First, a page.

Get right with God!

Job Sees The Light - Sixth in a series

Hover over the Scripture references to read the verses under discussion

Job 5:1 Eliphaz continues. Certainly, the “saint” whom Eliphaz met in his sleep would not be a helpful “holy one.”

The search for an intermediary is an important theme of the book of Job. Job will long to find one, and he will prophesy about Jesus. The era before Christ was a time of leaning forward to understand. But then as now, the godly person must not entertain or listen to false Christs and demons.

Job 5:2-7 Eliphaz suggests Job may be envious and resentful like those who are foolish and silly. That type of person endangers his children through his attitudes. Yet, Job’s children are not in a predicament— they are dead, and not through any fault of Job. Has Eliphaz fathomed this? He seems to consign Job’s dilemma to ‘the way life is.’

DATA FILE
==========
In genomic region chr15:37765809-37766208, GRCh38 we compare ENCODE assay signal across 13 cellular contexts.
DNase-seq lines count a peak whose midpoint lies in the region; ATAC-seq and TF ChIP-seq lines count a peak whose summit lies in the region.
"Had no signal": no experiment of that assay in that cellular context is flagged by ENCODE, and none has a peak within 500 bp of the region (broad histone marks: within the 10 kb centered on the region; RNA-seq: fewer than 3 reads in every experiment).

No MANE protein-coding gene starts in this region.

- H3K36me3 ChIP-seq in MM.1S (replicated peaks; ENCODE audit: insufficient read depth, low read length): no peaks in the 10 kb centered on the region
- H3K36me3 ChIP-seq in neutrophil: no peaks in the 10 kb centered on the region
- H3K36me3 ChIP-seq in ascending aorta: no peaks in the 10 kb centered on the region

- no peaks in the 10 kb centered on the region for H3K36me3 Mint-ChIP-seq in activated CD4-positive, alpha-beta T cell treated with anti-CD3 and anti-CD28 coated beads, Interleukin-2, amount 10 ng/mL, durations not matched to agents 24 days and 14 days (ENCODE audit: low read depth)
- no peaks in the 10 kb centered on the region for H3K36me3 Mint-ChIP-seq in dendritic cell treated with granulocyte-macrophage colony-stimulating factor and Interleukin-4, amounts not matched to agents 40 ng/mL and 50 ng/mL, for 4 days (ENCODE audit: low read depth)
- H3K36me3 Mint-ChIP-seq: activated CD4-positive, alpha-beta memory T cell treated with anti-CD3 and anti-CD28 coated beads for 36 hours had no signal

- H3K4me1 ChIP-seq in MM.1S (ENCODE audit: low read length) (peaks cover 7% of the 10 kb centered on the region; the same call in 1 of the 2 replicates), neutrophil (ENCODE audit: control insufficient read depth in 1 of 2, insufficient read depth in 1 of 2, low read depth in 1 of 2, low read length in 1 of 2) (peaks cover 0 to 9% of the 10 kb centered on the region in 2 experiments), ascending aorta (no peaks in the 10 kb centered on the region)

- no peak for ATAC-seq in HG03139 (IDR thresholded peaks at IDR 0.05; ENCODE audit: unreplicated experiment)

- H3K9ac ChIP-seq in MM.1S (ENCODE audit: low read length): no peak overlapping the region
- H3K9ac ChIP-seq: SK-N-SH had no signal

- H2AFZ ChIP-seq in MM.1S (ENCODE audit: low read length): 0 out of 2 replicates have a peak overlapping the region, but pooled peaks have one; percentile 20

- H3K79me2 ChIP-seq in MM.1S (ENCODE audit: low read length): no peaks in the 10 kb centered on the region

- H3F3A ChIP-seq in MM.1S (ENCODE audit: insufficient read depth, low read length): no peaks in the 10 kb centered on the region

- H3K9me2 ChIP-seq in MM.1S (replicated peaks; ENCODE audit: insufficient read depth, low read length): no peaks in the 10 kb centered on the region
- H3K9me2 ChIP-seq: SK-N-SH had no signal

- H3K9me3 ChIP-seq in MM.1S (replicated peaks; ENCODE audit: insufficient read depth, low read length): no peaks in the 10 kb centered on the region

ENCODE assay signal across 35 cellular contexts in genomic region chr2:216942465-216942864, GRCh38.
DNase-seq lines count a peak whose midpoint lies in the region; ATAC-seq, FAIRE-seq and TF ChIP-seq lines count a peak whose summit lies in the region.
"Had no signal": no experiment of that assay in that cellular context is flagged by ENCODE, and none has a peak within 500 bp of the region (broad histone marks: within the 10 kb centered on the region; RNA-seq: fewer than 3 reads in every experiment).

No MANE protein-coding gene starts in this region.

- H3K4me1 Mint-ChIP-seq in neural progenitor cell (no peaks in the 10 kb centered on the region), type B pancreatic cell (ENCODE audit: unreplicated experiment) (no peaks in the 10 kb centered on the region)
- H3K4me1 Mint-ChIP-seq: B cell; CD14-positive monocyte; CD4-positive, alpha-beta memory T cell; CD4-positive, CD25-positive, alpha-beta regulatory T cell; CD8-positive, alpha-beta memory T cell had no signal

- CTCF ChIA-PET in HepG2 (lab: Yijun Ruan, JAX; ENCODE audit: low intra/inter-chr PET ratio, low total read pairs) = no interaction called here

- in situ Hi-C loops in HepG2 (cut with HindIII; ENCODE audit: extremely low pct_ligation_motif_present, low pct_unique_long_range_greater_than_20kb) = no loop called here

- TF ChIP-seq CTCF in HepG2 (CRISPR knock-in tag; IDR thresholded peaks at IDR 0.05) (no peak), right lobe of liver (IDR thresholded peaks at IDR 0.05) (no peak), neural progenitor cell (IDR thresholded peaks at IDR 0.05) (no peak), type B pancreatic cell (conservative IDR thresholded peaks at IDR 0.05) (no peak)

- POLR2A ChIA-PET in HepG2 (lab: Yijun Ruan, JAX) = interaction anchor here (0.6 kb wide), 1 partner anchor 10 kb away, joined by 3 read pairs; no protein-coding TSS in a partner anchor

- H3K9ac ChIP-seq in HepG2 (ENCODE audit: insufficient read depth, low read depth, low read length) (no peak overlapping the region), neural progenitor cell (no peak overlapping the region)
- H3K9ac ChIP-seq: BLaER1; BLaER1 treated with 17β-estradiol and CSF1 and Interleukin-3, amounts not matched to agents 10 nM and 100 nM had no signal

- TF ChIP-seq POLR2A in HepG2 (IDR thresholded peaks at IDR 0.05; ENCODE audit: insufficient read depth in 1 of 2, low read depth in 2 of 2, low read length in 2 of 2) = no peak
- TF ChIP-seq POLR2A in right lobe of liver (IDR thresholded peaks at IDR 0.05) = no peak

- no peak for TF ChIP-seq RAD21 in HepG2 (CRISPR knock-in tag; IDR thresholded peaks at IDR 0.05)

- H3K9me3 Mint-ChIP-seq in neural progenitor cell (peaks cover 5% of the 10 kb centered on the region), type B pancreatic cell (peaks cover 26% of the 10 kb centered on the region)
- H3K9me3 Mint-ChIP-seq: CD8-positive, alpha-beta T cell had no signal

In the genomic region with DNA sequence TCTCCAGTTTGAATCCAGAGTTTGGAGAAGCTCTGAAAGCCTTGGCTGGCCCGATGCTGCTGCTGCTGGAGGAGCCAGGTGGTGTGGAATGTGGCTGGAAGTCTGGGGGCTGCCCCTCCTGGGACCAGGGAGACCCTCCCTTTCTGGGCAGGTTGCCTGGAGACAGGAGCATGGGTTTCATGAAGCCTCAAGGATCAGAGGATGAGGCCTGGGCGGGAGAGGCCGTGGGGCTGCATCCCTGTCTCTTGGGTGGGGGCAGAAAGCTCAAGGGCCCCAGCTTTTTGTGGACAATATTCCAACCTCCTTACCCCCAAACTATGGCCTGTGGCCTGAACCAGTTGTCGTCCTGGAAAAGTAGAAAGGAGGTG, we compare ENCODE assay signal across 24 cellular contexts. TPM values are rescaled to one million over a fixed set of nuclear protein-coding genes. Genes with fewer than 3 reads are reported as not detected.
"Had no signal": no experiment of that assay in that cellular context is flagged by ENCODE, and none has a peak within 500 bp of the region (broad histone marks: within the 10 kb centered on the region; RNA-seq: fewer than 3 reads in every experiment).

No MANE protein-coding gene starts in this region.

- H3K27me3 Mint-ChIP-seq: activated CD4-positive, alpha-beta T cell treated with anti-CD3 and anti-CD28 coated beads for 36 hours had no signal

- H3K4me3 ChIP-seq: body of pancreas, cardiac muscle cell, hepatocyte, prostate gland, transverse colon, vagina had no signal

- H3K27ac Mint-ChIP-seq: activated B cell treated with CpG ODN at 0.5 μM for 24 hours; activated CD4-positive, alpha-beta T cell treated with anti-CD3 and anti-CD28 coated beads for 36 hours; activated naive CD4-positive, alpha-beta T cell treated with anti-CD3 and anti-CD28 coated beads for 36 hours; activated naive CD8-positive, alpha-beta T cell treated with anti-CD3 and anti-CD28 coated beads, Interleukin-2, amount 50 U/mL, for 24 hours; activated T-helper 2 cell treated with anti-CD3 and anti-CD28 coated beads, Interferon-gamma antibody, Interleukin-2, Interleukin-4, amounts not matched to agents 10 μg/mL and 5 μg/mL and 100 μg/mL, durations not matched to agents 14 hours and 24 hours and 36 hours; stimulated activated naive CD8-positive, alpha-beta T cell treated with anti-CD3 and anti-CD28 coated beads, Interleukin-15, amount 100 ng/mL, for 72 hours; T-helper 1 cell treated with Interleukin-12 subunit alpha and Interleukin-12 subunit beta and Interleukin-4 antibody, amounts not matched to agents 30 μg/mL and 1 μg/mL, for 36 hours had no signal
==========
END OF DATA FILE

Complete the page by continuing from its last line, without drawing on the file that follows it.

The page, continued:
Job 5:8 He advises petitioning the Lord. First he told Job to hope in his own goodness; next he surmised that Job had not really been very good; now he encourages him to appeal to God. What is the basis of the appeal? That Job has done much good? Yet has he not done much bad, as evidenced by his disastrous straits?

Though Job does not perceive anything in himself worthy of the extreme condemnation he has suffered, he will do as Eliphaz recommends. He will lay his case before the Lord and appeal to him on the basis of his own goodness. And up to the end, he will believe he can justify himself before the Lord. This is man’s great blindness— believing an impossible thing to the death.

Job 5:9-16 But nothing is impossible with God who can confound the wicked and preserve the weak.

Job 5:17-18 Eliphaz gets to the point! All the terrible things that have crushed Job were to punish him for wrongs he committed. Now, if he will accept God’s discipline, he will be blessed again.